The resulting solid substance was dried under a reduced pressure of 60 C. to obtain globular particles of a high-softening-point pitch with a softening point of 242 C. measured by the temperature gradient method, an average particle diameter of about 3 μ, and specific surface area by BET 1 point method of 152 m2/g. Yield of the high-softening-point pitch based on the starting raw material, i.e. naphtha cracking tar, was 25%. Incidentally, the pore volume calculated from the specific surface area by the empirical formula is 304-350 mm3/g.

Example 4

A naphtha cracking tar with a weight loss by heating up to 300 C. of 59.5% measured in a thermobalance, a viscosity of 1.8 poise at 30 C., a xylene insoluble content of 0%, a quinoline insoluble content of 0%, and an H/C atomic ratio of 0.99 was sprayed at a rate of 600 g/hour using a gas-liquid binary fluid nozzle (type: AM12S-IS, manufactured by Atomax Co., Ltd.) immersed to a depth of about 5 cm in 5,000 ml of secondary butyl alcohol (SBA) in a 10 liter glass flask, with nitrogen being injected at a rate of 30 l/min. Spraying was stopped when the quantity of the naphtha cracking tar solution in the SBA was reached to about 18%. The entire slurry obtained was centrifuged at 2,000 rpm to separate the liquid from the solids. The solid materials obtained were equally divided into 5 portions. Each portion was dispersed again in any one of 1,000 ml of mixed solvent of SBA and methyl ethyl ketone (MEK) having following compositions:

Composition (SBA/MEK, vol/vol): 100/0, 80/20, 70/30, 60/40 or 50/50.

Each mixture was stirred for one hour and solid material was again separated from liquid by centrifuge, respectively. The resulting solids were mixed with 500 ml of methanol and centrifuged to separate the liquid from the solids. This operation was repeated three times. The solid matter finally obtained was dried at 60 C. under vacuum for three hours to obtain fine particles of a high-softening-point pitch. The yield of this pitch based on the naphtha cracking tar used as the starting material, the softening point, and the average particle diameter are shown in Table 2.

TABLE 2
Solvent used for Softening Average Particle
2nd Extraction Yield(1) Point Diameter
SBA/MEK (vol/vol) wt. % C. μm
100/0  28 194 6.3
80/20 24 207 6.7
70/30 23 212 6.3
60/40 21 220 6.4
50/50 19 223 6.3
(1)Yield based on the naphtha cracking tar used as the starting material.

From the table above, it can be understood that many types of high-softening-point pitch having different softening points can be prepared by the selection of extraction solvents used for extracting the light components. It can be recognized from the table above that when naphtha cracking tar, i.e. a heavy oil is used as the starting raw material, it is necessary to remove more than 50 wt. % of the light components from the micro-shaped material by extraction so as to obtain high-softening-point pitches having softening point measured by the temperature gradient method of 150 C. or higher.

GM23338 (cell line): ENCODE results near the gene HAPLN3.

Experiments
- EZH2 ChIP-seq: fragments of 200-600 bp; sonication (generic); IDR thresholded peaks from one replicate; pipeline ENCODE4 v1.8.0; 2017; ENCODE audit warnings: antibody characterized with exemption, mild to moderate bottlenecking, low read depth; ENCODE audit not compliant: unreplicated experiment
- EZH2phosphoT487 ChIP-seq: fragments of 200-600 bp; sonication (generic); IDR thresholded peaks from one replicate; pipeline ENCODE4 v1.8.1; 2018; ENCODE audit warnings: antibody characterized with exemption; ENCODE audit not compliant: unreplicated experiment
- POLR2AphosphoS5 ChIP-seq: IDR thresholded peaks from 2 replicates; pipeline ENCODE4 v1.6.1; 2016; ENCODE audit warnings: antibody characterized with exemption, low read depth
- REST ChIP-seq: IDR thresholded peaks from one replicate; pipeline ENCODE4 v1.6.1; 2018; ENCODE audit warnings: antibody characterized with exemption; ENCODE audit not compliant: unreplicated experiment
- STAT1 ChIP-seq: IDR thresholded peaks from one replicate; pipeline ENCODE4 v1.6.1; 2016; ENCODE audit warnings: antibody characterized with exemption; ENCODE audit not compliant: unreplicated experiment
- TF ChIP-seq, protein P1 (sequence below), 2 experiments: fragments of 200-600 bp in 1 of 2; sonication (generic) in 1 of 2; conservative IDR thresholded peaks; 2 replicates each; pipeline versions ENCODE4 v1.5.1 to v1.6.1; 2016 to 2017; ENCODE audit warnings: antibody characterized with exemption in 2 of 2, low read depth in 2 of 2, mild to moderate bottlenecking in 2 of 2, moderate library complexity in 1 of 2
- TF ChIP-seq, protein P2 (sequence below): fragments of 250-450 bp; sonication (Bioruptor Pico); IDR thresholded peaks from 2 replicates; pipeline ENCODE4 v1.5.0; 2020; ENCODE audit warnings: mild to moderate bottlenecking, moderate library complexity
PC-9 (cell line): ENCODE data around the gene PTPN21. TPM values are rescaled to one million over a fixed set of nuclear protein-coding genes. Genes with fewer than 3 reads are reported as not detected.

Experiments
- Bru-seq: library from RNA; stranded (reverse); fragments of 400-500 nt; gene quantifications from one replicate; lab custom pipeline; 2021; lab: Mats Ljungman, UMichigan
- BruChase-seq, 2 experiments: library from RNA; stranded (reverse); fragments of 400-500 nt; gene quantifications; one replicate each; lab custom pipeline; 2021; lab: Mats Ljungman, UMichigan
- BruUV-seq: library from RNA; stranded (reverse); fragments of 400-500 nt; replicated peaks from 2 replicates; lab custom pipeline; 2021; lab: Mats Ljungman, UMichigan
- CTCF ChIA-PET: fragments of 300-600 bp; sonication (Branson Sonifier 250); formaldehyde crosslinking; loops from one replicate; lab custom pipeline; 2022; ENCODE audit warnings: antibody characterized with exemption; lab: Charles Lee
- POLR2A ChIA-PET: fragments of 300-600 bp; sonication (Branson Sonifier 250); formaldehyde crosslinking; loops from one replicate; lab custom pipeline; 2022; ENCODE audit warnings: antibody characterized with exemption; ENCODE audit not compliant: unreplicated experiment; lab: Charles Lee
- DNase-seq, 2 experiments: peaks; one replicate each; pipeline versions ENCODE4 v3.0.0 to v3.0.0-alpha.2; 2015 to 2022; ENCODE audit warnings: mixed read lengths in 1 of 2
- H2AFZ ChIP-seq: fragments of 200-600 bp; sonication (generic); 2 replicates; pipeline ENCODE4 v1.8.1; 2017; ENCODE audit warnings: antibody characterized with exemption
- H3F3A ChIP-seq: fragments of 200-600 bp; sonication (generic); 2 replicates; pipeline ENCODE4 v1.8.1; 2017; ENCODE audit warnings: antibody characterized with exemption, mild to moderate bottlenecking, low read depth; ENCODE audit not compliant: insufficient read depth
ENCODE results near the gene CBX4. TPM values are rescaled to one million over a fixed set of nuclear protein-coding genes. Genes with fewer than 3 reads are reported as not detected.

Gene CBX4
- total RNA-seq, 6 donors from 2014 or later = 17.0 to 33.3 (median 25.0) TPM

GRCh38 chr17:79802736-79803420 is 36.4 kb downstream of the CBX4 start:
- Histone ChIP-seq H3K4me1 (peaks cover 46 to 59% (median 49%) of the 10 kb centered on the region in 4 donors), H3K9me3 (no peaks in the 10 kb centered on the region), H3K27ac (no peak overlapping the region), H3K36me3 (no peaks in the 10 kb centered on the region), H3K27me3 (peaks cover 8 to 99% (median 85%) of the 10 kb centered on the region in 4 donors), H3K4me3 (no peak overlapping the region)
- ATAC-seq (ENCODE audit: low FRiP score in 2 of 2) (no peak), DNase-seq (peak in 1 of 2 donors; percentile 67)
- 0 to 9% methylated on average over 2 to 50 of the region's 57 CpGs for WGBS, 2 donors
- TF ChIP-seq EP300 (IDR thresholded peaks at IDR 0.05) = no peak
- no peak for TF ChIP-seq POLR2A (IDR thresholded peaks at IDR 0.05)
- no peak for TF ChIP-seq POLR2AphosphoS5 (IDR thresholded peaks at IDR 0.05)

The micro-particles obtained by the use of a mixed solvent having the composition (SBA/MEK, vol/vol) of 70/3 (see Table 2) had a specific surface area measured by BET 1 point method of 48 m2/g, and pore volume of 101 mm3/g.

Example 5

A conical stainless tell hood having a distance of spraying space of 180 mm was provided. A gas-liquid binary fluid nozzle (type: AM12S-IS, manufactured by Atomax Co., Ltd.) was secured to the top of conical stainless steel hood to fabricate jig for adjustment of the spraying space. The jig was placed in vessel made of stainless steel having a volume of 9 liters and containing 1,000 ml of SBA. The jig was secured in the stainless steel vessel so that the subordinate aperture of the jig was immersed in SBA to about 10 mm. The distance spraying space which is the distance form the spray nozzle to the surface of SBA was 180 mm. An outline of this apparatus is shown in FIG. 4. In the drawing, numeral 1 means a pipe for supplying a raw material, numeral 2 means a pipe for supplying a spraying gas, numeral 3 means a binary fluid type spraying nozzle, numeral 4 means a jig for adjusting the distance between the spraying nozzle and the surface of the organic solvent used, i.e.. distance fo spraying space, numeral 5 means a vessel for holding the organic solvent, numeral 6 means the surface of the organic solvent, and numeral 7 means paths of fine liquid droplets sprayed from the nozzle.